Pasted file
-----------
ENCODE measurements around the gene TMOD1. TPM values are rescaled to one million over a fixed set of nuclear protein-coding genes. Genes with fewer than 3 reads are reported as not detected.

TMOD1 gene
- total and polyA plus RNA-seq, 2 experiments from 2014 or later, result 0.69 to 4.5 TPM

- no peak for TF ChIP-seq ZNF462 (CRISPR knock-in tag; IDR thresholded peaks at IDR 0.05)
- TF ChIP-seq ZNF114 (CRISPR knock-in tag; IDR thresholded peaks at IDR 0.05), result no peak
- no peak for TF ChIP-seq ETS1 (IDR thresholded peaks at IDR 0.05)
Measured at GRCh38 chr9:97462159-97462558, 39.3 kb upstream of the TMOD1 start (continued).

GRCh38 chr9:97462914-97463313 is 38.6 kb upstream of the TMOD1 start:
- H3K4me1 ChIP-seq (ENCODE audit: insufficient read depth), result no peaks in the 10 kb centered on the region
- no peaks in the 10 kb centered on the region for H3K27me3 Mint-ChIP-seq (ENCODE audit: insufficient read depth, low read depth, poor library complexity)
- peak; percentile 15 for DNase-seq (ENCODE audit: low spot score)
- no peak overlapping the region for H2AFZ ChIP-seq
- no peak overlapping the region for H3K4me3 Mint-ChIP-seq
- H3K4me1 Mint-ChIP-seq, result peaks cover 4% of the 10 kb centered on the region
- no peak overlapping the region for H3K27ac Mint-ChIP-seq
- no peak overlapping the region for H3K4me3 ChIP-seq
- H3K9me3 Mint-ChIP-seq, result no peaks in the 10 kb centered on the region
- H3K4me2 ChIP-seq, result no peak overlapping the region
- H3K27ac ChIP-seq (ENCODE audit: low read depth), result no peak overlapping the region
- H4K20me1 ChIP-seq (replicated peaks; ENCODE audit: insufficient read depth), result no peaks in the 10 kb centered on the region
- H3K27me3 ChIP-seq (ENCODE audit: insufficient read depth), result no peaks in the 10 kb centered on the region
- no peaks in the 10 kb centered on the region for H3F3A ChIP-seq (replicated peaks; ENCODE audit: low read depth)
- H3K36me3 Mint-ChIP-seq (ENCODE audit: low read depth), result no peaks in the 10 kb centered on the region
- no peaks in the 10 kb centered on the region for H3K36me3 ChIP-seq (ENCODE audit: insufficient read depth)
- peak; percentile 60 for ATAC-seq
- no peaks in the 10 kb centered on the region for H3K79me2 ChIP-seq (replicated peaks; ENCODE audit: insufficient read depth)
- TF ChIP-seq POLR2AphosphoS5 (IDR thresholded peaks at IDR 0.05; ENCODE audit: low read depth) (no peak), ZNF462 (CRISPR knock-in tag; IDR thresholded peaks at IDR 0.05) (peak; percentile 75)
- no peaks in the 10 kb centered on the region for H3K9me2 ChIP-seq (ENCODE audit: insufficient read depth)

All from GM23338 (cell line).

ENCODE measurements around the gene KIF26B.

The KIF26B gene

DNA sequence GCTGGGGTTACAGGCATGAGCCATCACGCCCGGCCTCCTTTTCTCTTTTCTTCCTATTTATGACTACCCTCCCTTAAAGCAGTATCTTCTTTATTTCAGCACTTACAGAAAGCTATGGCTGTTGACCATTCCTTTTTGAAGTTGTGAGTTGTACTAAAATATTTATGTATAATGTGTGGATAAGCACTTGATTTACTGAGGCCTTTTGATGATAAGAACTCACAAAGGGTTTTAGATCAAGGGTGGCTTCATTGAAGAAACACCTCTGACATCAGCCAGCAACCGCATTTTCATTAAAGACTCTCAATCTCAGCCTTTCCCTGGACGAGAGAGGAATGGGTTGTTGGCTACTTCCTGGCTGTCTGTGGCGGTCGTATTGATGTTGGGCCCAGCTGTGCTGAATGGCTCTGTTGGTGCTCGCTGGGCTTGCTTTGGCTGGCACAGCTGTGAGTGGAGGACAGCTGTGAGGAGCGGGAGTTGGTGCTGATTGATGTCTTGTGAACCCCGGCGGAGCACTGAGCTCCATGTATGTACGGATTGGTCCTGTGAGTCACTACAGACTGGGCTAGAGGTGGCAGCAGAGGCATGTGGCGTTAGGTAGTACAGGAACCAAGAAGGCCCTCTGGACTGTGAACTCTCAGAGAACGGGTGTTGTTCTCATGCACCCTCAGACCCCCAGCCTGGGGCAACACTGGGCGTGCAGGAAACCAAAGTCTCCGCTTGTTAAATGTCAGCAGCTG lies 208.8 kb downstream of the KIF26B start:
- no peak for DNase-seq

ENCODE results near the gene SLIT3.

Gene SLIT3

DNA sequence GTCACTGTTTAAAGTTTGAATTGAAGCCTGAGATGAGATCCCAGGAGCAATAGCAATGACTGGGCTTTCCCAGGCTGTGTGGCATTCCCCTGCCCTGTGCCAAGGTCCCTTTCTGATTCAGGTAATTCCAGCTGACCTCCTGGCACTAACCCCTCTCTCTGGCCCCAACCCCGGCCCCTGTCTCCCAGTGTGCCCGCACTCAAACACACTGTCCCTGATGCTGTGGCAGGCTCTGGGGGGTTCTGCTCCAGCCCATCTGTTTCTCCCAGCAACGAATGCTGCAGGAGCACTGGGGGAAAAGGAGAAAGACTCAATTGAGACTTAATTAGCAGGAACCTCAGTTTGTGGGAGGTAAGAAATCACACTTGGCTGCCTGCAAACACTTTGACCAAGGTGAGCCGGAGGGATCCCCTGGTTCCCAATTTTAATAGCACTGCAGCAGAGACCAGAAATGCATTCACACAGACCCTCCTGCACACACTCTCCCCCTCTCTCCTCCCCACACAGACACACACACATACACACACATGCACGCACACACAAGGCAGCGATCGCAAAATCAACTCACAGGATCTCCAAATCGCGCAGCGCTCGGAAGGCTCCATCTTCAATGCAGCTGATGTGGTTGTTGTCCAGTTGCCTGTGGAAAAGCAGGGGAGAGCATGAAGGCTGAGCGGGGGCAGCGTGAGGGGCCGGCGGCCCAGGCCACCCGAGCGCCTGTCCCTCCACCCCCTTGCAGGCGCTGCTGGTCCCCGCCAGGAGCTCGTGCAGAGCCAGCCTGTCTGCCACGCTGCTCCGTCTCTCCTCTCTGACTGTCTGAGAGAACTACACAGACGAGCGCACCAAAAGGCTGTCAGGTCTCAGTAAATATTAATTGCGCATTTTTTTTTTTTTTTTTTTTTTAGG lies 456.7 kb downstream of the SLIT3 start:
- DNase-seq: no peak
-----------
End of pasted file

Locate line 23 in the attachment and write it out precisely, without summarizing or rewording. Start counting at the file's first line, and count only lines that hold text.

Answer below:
- H3K36me3 Mint-ChIP-seq (ENCODE audit: low read depth), result no peaks in the 10 kb centered on the region